We all love convenience. So if you’re able to go to your local store and buy some hearing aids, it’s not difficult to comprehend how this would seem appealing. No waiting, no fitting, just instant gratification. But this rosy vision of the future might call for further investigation.
Over the counter hearing aids might start appearing in stores around you so a little caution is necessary. And that puts lots of responsibility on consumers like you to understand what’s what. Those decisions have relatively high stakes; get it wrong and your hearing could pay the price. But great responsibility comes with great convenience.
Over The Counter Hearing Aids – What Are They?
In some sense, an over-the-counter hearing aid has some similarities with other hearing aids. In order to counter the effects of hearing loss, these devices are made to amplify sound. OTC hearing aids, in this way, have advanced somewhat.
But it’s a little more involved than buying, say, a bottle of aspirin. It should work like this:
- You should have a hearing assessment and get an audiogram.
- Your overall hearing health, particularly what frequency you’re having a difficult time hearing, will be in your audiogram.
- Your distinct hearing loss criteria will identify what the proper solution should be. The fact is, over the counter hearing aids can’t effectively treat all forms of hearing impairment. In situations where they can, you want to make sure you get as close to what you need as you can.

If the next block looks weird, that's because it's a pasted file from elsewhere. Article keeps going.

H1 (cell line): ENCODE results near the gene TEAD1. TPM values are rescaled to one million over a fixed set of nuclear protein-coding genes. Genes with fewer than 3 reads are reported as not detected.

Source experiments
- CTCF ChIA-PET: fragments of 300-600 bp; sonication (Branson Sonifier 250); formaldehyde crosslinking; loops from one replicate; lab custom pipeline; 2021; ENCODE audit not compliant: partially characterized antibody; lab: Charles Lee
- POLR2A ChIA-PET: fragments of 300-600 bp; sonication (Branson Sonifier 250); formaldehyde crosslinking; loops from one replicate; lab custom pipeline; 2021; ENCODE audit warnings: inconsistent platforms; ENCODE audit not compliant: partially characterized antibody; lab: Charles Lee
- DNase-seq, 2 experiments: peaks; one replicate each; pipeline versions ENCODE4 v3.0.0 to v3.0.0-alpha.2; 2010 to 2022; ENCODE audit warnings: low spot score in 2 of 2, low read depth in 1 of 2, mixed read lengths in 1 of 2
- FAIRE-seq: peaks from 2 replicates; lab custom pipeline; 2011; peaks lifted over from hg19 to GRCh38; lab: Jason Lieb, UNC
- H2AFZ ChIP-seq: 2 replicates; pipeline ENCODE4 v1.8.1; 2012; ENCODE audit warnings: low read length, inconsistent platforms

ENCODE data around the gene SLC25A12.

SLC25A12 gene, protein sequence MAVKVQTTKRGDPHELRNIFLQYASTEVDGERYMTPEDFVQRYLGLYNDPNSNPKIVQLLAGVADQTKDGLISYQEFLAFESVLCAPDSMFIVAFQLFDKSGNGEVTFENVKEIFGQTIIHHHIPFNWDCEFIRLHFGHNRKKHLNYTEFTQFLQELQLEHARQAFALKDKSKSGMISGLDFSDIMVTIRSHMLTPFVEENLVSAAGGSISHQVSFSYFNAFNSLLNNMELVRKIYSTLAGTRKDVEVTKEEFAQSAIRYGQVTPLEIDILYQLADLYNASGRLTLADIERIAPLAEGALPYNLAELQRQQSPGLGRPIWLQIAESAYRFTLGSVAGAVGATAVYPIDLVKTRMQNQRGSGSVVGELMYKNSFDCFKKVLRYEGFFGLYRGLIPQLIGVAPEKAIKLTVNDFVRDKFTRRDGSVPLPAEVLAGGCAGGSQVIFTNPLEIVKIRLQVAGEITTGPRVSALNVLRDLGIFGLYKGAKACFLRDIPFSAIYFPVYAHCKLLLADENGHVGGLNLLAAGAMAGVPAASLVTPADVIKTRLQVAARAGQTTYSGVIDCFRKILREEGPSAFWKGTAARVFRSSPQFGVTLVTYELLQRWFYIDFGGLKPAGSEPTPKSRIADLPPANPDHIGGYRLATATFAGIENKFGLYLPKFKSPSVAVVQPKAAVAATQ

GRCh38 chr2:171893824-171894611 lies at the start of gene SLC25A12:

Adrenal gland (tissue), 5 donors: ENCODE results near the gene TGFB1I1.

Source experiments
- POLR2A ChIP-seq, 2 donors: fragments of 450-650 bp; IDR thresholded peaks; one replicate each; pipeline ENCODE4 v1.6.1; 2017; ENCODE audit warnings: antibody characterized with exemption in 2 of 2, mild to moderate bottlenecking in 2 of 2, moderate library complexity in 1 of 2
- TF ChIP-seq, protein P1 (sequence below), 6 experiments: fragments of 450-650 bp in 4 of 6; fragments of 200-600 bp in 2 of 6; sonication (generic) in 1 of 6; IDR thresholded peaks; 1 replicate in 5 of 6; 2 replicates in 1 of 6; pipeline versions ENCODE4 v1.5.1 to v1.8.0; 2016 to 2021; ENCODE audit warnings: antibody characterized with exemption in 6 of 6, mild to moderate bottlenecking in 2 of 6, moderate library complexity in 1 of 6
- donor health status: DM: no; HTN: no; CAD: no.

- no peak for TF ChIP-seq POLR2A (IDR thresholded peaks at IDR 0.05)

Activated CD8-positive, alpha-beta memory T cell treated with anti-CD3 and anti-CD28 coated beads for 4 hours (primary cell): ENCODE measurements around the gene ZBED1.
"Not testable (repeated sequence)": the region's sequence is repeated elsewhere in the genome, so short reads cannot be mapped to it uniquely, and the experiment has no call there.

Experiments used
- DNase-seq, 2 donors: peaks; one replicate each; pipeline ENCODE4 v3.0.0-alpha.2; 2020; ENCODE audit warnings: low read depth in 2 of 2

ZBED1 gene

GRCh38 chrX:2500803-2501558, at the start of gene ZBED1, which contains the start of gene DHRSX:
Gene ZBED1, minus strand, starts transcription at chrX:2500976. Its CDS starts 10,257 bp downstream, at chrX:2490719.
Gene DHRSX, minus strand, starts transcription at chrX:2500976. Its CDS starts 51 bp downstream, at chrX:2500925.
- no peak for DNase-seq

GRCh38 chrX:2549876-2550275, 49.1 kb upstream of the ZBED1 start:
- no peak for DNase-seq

Theoretically, this process will help you choose a hearing device that’s correct for your amount of hearing loss and that will work well in all conditions. The real problems can begin when you actually go to your local store to try and find the right device for you.
The Part About Responsibility
This all seems pretty good, in theory. For some, OTC hearing aids will decrease the costs involved and allow more people to enjoy healthier hearing. But we weren’t kidding when we said it puts a lot of responsibility on the shoulders of consumers.
Consumers will miss out on the following things if they decide to go from their audiogram to an OTC hearing aid:
- Advice: Hearing aids can be difficult to program even though they are tiny. How to care for your hearing aid, how to use it effectively, and how to adjust to your new hearing level, are some of the things we can take you step-by-step through.
- A good fit: You can get guidance with style and fit when you go through us. To ensure maximum comfort and a custom fit a mold of your ear can sometimes be cast. It’s important to wear your hearing aid daily so a good fit is crucial. Fit also impacts your ability to hear. You’ll be more likely to experience feedback if the device isn’t snug in your ear.
- A better selection: We can fit you with one of the various kinds of hearing aids that we offer at various price points programmed to your particular hearing needs.
- Adjustments: Your hearing aid can be fine-tuned so it will function efficiently in a number of everyday situations. For example, we can create settings for loud places like restaurants and settings for quiet places. If you want to get the most from your hearing aids over the long run, this fine tuning is crucial.
- Testing: Fittings also guarantee that the hearing aid is functioning the way that it should. You can be certain that your hearing aid is working the way it was meant for you because we test it when you’re in the office.
These are just a couple of the benefits you get when you come in for assistance.
We’re not saying that over-the-counter hearing aids are a bad thing. It’s just that you need to use a bit of caution when making your choices, and including your hearing specialist will be a good way to make sure you’re getting the care you require as well as the technology you want.